It has been said that as humans we come closer to appreciate life the moment we escape an imminent death experience. Therefore, to prepare for battle and remain standing at the frontline of a war zone, we need to insulate ourselves with fortification that stands out to protect that which is vital for our survival. With that said, it is only right to wear a bullet proof vest when going for war, use an umbrella to avoid being soaked by the rains and to use a condom to avoid transmission of HIV and other sexually transmitted infections (STIs) . Now, imagine if there was a pill that makes you bullet proof, waterproof or STI proof..? Well, fortunately there is a pill that can fortify your defense system against Human Immuno deficiency Virus (HIV).
The U.S. Food and Drug Administration (FDA) approved Truvada for PrEP use in 2012. This medication is taken as a once-daily oral pill, which combines two medicines in one: Emtriva (also called emtricitabine or FTC) and Viread (also called tenofovir disoproxil fumarate or TDF). Truvada works by blocking an enzyme called HIV reverse transcriptase. By blocking this enzyme, it prevents HIV from making more copies of itself in the body.
It has been shown that the daily use of the antiretroviral drug, TRUVADA (tenofovir/emtricitabine) , can significantly reduce the risk of infection in HIV-negative individuals in a serodiscordant relationship (i.e., where one partner is HIV-positive and the other is HIV-negative). The strategy, known as PRE-EXPOSURE PROPHYLAXIS (OR PrEP), has been shown to reduce transmission risk by anywhere from 62% to 75% if taken with consistent, uninterrupted adherence.
In other documentations, Truvada for PrEP has been assumed to provide 92%-99% reduction in HIV risk for HIV-negative individuals who take the pills every day as directed. If a daily dose is missed, the level of HIV protection may decrease. It only works if you take it. People who use PrEP correctly and consistently have higher levels of protection against HIV. Nevertheless, the disparity in perceived effectiveness is one of those lapses that science may allow for error depending on the conditions given for each user.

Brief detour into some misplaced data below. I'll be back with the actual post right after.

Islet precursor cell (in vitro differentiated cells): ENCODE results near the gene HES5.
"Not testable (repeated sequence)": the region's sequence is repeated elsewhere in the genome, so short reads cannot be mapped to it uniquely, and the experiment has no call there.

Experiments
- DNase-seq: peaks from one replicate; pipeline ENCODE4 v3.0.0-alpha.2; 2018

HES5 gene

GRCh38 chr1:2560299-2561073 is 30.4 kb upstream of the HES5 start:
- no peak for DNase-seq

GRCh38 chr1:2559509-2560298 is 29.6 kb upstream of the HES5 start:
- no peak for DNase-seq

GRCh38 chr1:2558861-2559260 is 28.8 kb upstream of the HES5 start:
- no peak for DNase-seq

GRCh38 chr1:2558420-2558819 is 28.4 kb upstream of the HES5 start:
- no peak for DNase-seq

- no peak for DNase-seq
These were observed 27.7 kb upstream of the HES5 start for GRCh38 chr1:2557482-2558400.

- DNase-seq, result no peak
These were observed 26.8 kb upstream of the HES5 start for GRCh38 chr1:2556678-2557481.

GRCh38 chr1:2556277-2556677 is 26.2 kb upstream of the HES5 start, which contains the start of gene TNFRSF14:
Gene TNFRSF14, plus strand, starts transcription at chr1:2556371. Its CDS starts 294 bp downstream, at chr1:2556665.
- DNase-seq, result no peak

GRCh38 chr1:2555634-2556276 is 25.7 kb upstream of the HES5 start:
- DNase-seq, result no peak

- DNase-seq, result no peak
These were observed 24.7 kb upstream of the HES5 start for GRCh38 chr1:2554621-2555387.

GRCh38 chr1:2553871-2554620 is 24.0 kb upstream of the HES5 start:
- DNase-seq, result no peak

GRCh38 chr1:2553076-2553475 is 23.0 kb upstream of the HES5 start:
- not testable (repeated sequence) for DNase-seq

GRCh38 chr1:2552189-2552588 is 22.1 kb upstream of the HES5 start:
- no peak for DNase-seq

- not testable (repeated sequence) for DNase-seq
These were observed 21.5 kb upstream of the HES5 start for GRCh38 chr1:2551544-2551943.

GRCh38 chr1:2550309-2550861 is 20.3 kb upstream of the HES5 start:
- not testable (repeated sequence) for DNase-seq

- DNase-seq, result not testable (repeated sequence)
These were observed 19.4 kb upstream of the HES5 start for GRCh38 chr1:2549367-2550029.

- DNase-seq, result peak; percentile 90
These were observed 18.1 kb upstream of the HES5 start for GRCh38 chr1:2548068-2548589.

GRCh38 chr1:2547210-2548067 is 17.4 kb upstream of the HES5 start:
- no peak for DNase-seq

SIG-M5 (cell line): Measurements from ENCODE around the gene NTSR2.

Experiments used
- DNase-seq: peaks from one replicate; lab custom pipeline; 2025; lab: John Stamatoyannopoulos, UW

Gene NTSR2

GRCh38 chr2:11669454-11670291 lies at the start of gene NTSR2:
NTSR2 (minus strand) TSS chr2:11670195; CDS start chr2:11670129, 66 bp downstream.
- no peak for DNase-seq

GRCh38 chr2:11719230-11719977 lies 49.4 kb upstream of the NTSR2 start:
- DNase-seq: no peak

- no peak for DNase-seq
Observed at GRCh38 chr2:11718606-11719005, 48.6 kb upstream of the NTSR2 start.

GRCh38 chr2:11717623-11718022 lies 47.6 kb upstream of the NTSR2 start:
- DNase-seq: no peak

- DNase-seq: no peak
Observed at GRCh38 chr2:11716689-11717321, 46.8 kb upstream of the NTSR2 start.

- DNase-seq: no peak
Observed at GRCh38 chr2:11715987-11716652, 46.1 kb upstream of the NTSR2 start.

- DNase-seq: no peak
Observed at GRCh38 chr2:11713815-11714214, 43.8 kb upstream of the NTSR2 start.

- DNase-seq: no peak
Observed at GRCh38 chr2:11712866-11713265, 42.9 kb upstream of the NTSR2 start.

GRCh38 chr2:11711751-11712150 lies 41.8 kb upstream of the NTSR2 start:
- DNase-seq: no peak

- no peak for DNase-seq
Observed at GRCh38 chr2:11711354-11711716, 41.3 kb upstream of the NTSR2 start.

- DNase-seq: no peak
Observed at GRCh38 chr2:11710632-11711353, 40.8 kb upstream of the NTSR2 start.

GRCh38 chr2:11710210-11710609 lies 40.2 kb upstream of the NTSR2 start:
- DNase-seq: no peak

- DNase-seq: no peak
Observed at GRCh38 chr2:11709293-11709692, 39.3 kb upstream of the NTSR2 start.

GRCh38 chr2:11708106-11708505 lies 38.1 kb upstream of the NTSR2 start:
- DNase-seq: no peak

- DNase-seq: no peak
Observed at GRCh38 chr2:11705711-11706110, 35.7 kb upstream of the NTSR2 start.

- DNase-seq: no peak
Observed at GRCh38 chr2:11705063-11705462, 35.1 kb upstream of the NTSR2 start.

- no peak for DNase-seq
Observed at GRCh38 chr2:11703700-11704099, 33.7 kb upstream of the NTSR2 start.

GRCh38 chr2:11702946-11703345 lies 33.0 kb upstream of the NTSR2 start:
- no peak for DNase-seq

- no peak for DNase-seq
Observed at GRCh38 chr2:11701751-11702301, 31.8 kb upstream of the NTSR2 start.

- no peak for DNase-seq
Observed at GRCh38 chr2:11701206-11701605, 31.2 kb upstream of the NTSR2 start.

Consequently, Pre-exposure prophylaxis (PrEP) using Truvada has been coined as an HIV prevention strategy where HIV-negative individuals take anti-HIV medications before coming into contact with HIV to reduce their risk of becoming infected. The medications work to prevent HIV from establishing infection inside the body. PrEP has been shown to reduce risk of HIV infection through sex for gay and bisexual men, transgender women, and heterosexual men and women, as well as among people who inject drugs. PrEP has been shown to help reduce HIV infection risk in multiple studies. The iPrEx trial showed that PrEP reduces the risk of HIV infection among gay and bisexual men and transgender women. Two large trials, Partners PrEP and TDF2, showed that PrEP also reduces the risk of HIV infection among heterosexual men and women. The Bangkok Tenofovir Study demonstrated that PrEP works for people who inject drugs. However, it does not protect against other sexually transmitted infections (STI) or pregnancy. It is not a cure for HIV.